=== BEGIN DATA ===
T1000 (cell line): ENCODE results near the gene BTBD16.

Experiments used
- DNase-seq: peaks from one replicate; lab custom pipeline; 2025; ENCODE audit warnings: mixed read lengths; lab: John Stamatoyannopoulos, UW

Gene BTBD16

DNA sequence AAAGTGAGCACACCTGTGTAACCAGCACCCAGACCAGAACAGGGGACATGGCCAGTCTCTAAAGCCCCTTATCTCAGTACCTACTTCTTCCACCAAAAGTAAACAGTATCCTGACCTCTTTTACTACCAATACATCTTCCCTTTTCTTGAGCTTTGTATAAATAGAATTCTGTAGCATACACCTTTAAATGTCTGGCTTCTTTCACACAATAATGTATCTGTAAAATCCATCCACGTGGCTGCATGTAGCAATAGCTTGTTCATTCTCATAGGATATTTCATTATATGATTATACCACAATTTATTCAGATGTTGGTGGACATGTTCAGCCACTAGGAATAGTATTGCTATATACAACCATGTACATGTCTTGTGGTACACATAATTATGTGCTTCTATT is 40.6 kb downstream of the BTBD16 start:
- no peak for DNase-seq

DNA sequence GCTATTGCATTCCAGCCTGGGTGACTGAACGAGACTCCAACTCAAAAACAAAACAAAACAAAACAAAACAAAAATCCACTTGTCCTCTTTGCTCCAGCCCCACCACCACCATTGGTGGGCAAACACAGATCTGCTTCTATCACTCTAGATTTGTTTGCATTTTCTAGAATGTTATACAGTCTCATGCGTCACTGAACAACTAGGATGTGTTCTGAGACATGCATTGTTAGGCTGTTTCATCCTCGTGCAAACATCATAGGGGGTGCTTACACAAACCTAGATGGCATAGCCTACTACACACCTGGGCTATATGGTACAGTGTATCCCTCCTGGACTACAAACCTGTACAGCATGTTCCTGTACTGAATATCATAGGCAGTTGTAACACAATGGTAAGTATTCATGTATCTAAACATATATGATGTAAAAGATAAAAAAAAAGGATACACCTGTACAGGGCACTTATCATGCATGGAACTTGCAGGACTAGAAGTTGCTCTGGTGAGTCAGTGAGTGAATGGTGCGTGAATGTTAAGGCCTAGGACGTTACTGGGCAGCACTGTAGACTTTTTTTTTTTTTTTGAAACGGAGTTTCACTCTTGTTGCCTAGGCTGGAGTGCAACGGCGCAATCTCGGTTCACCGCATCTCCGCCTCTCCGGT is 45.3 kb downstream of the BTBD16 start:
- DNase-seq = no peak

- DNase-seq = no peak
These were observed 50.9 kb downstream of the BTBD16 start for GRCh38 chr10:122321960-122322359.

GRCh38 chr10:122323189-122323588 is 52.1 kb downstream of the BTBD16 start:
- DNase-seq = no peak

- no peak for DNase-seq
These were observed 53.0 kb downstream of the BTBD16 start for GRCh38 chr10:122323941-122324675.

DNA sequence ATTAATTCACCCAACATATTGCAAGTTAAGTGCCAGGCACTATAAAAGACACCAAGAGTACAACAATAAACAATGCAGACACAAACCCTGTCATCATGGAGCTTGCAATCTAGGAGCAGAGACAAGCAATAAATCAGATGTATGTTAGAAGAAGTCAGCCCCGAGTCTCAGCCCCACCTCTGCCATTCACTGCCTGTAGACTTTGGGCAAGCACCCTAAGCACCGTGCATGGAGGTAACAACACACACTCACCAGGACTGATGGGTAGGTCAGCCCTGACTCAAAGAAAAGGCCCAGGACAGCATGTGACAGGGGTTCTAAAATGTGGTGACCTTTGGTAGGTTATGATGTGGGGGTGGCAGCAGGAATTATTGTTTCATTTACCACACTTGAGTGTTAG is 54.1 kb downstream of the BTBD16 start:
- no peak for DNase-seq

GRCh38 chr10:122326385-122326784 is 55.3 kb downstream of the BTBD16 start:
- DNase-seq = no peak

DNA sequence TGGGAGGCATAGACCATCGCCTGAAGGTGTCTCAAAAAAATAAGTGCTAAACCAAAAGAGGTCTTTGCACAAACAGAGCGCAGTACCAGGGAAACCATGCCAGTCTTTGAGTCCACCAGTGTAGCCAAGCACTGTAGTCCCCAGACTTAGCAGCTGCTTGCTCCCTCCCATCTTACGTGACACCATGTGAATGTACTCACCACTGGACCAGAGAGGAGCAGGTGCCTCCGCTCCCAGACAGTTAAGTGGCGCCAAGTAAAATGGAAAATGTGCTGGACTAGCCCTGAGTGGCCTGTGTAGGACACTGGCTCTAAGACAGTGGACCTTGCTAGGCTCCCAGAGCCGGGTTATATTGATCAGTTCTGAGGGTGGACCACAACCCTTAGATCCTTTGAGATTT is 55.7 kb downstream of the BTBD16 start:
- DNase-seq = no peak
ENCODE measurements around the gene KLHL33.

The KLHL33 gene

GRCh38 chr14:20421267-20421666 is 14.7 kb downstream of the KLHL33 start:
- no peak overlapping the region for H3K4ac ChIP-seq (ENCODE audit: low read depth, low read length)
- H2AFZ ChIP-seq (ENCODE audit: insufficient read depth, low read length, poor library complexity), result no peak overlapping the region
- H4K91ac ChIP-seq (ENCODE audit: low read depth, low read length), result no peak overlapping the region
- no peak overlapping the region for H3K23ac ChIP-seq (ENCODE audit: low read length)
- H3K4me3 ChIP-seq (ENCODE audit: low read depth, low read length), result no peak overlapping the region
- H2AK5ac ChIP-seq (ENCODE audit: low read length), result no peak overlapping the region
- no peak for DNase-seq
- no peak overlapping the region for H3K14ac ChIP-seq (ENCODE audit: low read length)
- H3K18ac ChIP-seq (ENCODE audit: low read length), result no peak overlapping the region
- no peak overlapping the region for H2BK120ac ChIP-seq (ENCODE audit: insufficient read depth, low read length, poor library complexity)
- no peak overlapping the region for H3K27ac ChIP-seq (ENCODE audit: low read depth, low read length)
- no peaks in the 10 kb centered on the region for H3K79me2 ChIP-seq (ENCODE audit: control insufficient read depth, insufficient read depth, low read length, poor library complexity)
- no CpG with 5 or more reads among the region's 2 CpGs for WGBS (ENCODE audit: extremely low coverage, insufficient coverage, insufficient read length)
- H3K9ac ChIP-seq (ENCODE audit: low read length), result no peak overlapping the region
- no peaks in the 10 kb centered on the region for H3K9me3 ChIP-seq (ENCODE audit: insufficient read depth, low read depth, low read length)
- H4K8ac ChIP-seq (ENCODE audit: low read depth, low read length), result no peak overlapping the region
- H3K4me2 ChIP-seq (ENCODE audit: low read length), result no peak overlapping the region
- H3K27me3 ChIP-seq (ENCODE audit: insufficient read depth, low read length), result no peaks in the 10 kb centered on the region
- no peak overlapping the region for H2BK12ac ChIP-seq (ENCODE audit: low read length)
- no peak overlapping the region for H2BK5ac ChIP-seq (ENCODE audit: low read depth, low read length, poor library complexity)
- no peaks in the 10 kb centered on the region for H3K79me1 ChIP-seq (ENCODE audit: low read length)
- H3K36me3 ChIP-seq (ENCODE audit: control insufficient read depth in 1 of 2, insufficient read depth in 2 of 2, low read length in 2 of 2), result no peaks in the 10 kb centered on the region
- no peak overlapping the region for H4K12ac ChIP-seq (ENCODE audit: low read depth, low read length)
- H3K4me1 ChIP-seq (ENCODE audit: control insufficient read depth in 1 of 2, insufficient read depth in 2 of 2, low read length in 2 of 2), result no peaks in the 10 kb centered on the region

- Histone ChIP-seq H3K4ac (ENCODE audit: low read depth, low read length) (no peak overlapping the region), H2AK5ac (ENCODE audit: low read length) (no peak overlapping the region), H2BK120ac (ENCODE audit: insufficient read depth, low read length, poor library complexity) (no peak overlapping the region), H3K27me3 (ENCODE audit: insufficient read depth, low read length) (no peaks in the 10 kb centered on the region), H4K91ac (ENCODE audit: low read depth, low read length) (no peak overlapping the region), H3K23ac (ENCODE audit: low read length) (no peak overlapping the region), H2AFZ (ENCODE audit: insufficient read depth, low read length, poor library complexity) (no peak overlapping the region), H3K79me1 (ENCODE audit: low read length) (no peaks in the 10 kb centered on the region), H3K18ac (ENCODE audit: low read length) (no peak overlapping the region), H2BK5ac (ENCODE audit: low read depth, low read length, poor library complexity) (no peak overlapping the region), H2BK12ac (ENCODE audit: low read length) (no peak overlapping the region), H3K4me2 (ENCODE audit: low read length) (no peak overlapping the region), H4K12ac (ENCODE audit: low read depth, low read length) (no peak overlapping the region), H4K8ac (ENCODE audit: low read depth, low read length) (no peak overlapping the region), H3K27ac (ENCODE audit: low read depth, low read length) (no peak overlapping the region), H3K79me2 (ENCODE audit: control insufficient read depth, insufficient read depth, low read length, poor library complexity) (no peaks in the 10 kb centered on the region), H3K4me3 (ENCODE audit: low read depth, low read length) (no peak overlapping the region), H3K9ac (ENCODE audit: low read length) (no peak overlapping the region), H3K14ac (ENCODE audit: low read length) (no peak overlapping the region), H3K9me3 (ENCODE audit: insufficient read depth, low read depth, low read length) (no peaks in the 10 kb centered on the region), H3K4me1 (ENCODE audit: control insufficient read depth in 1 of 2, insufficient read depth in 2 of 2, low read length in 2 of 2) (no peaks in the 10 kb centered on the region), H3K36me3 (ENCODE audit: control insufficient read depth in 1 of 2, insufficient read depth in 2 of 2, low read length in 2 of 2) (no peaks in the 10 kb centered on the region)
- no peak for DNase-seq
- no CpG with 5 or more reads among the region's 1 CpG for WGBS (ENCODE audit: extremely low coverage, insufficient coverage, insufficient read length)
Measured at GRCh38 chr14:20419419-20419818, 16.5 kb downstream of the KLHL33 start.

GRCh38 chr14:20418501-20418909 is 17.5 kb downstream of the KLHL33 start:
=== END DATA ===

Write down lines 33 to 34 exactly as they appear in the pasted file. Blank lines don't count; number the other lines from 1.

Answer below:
- no peak overlapping the region for H2BK120ac ChIP-seq (ENCODE audit: insufficient read depth, low read length, poor library complexity)
- no peak overlapping the region for H3K27ac ChIP-seq (ENCODE audit: low read depth, low read length)